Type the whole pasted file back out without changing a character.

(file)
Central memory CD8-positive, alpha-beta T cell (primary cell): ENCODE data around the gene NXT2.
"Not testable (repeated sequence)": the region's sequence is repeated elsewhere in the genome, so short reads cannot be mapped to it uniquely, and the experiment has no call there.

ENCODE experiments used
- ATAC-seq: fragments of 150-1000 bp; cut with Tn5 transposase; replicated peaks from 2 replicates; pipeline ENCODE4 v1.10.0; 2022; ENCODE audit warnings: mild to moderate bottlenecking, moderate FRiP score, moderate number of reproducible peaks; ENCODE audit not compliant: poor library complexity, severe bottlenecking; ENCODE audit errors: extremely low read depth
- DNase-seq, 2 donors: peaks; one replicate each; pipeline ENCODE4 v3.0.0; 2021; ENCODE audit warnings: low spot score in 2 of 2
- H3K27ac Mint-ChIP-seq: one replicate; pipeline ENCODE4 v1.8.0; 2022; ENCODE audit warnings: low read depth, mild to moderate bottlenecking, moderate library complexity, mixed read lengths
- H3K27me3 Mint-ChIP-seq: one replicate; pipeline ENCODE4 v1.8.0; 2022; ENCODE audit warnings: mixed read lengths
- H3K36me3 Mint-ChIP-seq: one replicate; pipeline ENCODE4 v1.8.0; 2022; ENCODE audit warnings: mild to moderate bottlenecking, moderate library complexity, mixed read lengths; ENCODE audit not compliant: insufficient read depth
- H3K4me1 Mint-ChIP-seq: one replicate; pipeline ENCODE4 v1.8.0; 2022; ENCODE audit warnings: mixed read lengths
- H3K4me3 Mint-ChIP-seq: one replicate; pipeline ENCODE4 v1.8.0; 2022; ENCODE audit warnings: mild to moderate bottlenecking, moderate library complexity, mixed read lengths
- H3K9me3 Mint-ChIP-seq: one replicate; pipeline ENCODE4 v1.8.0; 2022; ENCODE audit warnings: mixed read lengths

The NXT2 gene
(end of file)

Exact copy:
Central memory CD8-positive, alpha-beta T cell (primary cell): ENCODE data around the gene NXT2.
"Not testable (repeated sequence)": the region's sequence is repeated elsewhere in the genome, so short reads cannot be mapped to it uniquely, and the experiment has no call there.

ENCODE experiments used
- ATAC-seq: fragments of 150-1000 bp; cut with Tn5 transposase; replicated peaks from 2 replicates; pipeline ENCODE4 v1.10.0; 2022; ENCODE audit warnings: mild to moderate bottlenecking, moderate FRiP score, moderate number of reproducible peaks; ENCODE audit not compliant: poor library complexity, severe bottlenecking; ENCODE audit errors: extremely low read depth
- DNase-seq, 2 donors: peaks; one replicate each; pipeline ENCODE4 v3.0.0; 2021; ENCODE audit warnings: low spot score in 2 of 2
- H3K27ac Mint-ChIP-seq: one replicate; pipeline ENCODE4 v1.8.0; 2022; ENCODE audit warnings: low read depth, mild to moderate bottlenecking, moderate library complexity, mixed read lengths
- H3K27me3 Mint-ChIP-seq: one replicate; pipeline ENCODE4 v1.8.0; 2022; ENCODE audit warnings: mixed read lengths
- H3K36me3 Mint-ChIP-seq: one replicate; pipeline ENCODE4 v1.8.0; 2022; ENCODE audit warnings: mild to moderate bottlenecking, moderate library complexity, mixed read lengths; ENCODE audit not compliant: insufficient read depth
- H3K4me1 Mint-ChIP-seq: one replicate; pipeline ENCODE4 v1.8.0; 2022; ENCODE audit warnings: mixed read lengths
- H3K4me3 Mint-ChIP-seq: one replicate; pipeline ENCODE4 v1.8.0; 2022; ENCODE audit warnings: mild to moderate bottlenecking, moderate library complexity, mixed read lengths
- H3K9me3 Mint-ChIP-seq: one replicate; pipeline ENCODE4 v1.8.0; 2022; ENCODE audit warnings: mixed read lengths

The NXT2 gene